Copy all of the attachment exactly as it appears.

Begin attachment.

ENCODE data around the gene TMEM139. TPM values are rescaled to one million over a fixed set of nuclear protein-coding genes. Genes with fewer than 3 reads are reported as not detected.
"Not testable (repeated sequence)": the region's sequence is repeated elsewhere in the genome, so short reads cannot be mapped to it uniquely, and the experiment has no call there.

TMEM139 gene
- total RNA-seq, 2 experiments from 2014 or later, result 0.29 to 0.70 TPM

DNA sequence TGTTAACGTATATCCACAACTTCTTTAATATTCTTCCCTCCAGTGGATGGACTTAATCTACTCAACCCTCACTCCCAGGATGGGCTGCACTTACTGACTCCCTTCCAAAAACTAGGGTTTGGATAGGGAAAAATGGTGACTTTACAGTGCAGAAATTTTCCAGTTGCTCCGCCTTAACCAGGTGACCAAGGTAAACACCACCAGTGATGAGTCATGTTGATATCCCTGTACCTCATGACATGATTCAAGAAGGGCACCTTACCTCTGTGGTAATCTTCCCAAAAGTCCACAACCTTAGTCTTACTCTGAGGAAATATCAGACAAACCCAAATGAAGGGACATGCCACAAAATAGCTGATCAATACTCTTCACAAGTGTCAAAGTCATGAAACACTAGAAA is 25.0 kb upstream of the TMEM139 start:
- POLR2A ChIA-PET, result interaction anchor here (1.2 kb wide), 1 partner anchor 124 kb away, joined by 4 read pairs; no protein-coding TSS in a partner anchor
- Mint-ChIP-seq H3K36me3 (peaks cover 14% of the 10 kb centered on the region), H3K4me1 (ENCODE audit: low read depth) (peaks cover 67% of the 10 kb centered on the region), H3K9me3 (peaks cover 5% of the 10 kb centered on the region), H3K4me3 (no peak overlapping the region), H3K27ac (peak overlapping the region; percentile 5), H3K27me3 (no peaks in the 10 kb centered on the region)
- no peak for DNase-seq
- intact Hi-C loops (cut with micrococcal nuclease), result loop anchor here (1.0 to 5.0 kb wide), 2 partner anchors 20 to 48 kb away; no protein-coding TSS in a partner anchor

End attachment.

ENCODE data around the gene TMEM139. TPM values are rescaled to one million over a fixed set of nuclear protein-coding genes. Genes with fewer than 3 reads are reported as not detected.
"Not testable (repeated sequence)": the region's sequence is repeated elsewhere in the genome, so short reads cannot be mapped to it uniquely, and the experiment has no call there.

TMEM139 gene
- total RNA-seq, 2 experiments from 2014 or later, result 0.29 to 0.70 TPM

DNA sequence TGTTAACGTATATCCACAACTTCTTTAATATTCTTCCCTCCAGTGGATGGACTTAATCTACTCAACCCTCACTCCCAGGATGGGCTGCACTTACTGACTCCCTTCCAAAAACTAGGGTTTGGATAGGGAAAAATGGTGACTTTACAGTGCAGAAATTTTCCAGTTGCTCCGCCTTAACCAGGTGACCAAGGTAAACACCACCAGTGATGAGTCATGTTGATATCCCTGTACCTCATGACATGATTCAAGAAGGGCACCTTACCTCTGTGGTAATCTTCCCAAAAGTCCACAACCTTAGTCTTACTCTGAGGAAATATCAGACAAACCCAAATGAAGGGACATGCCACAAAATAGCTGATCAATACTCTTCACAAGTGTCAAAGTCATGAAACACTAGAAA is 25.0 kb upstream of the TMEM139 start:
- POLR2A ChIA-PET, result interaction anchor here (1.2 kb wide), 1 partner anchor 124 kb away, joined by 4 read pairs; no protein-coding TSS in a partner anchor
- Mint-ChIP-seq H3K36me3 (peaks cover 14% of the 10 kb centered on the region), H3K4me1 (ENCODE audit: low read depth) (peaks cover 67% of the 10 kb centered on the region), H3K9me3 (peaks cover 5% of the 10 kb centered on the region), H3K4me3 (no peak overlapping the region), H3K27ac (peak overlapping the region; percentile 5), H3K27me3 (no peaks in the 10 kb centered on the region)
- no peak for DNase-seq
- intact Hi-C loops (cut with micrococcal nuclease), result loop anchor here (1.0 to 5.0 kb wide), 2 partner anchors 20 to 48 kb away; no protein-coding TSS in a partner anchor